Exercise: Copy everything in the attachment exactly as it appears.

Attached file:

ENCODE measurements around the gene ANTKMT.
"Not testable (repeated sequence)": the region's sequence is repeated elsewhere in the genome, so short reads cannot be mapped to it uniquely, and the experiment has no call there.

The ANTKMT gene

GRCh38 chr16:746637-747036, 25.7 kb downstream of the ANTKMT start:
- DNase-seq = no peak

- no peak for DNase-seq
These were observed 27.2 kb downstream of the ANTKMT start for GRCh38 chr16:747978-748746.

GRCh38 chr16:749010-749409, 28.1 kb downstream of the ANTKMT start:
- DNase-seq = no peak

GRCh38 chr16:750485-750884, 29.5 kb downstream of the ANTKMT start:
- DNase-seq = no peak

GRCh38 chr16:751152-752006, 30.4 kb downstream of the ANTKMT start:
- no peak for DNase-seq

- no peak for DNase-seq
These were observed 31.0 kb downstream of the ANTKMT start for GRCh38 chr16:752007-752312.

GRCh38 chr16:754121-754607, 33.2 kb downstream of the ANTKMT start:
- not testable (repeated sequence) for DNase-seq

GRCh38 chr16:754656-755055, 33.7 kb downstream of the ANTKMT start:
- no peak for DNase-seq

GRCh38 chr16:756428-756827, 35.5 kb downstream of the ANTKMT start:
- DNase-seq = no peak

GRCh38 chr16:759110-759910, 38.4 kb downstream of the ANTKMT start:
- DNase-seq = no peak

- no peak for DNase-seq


ENCODE measurements around the gene ANTKMT.
"Not testable (repeated sequence)": the region's sequence is repeated elsewhere in the genome, so short reads cannot be mapped to it uniquely, and the experiment has no call there.

The ANTKMT gene

GRCh38 chr16:746637-747036, 25.7 kb downstream of the ANTKMT start:
- DNase-seq = no peak

- no peak for DNase-seq
These were observed 27.2 kb downstream of the ANTKMT start for GRCh38 chr16:747978-748746.

GRCh38 chr16:749010-749409, 28.1 kb downstream of the ANTKMT start:
- DNase-seq = no peak

GRCh38 chr16:750485-750884, 29.5 kb downstream of the ANTKMT start:
- DNase-seq = no peak

GRCh38 chr16:751152-752006, 30.4 kb downstream of the ANTKMT start:
- no peak for DNase-seq

- no peak for DNase-seq
These were observed 31.0 kb downstream of the ANTKMT start for GRCh38 chr16:752007-752312.

GRCh38 chr16:754121-754607, 33.2 kb downstream of the ANTKMT start:
- not testable (repeated sequence) for DNase-seq

GRCh38 chr16:754656-755055, 33.7 kb downstream of the ANTKMT start:
- no peak for DNase-seq

GRCh38 chr16:756428-756827, 35.5 kb downstream of the ANTKMT start:
- DNase-seq = no peak

GRCh38 chr16:759110-759910, 38.4 kb downstream of the ANTKMT start:
- DNase-seq = no peak

- no peak for DNase-seq